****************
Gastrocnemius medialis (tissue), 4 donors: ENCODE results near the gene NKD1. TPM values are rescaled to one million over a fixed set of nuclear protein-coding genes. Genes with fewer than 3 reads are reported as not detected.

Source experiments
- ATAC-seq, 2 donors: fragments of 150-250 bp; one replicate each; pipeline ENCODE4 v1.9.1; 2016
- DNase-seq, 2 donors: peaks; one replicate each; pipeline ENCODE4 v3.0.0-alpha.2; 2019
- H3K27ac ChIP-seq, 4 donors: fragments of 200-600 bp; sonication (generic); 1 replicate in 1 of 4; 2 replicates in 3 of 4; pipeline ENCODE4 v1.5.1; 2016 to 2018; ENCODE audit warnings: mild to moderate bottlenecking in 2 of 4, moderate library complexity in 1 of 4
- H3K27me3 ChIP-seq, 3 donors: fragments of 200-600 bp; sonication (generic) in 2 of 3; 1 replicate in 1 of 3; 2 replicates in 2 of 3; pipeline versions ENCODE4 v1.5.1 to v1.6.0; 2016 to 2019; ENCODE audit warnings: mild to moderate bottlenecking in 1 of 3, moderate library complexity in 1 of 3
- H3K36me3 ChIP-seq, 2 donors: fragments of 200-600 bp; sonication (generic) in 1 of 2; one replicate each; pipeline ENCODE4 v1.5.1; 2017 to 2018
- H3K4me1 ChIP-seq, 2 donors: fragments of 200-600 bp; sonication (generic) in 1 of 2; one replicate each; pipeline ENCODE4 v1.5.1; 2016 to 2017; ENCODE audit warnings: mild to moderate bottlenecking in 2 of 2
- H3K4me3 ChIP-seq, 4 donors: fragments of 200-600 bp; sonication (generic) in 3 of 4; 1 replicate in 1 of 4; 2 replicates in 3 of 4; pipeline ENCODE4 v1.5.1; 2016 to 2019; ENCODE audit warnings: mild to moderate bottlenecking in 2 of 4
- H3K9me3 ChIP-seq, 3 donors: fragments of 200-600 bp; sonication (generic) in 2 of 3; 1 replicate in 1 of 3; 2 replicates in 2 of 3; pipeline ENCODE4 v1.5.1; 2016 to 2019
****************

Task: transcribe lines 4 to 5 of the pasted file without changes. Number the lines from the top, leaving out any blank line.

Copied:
- DNase-seq, 2 donors: peaks; one replicate each; pipeline ENCODE4 v3.0.0-alpha.2; 2019
- H3K27ac ChIP-seq, 4 donors: fragments of 200-600 bp; sonication (generic); 1 replicate in 1 of 4; 2 replicates in 3 of 4; pipeline ENCODE4 v1.5.1; 2016 to 2018; ENCODE audit warnings: mild to moderate bottlenecking in 2 of 4, moderate library complexity in 1 of 4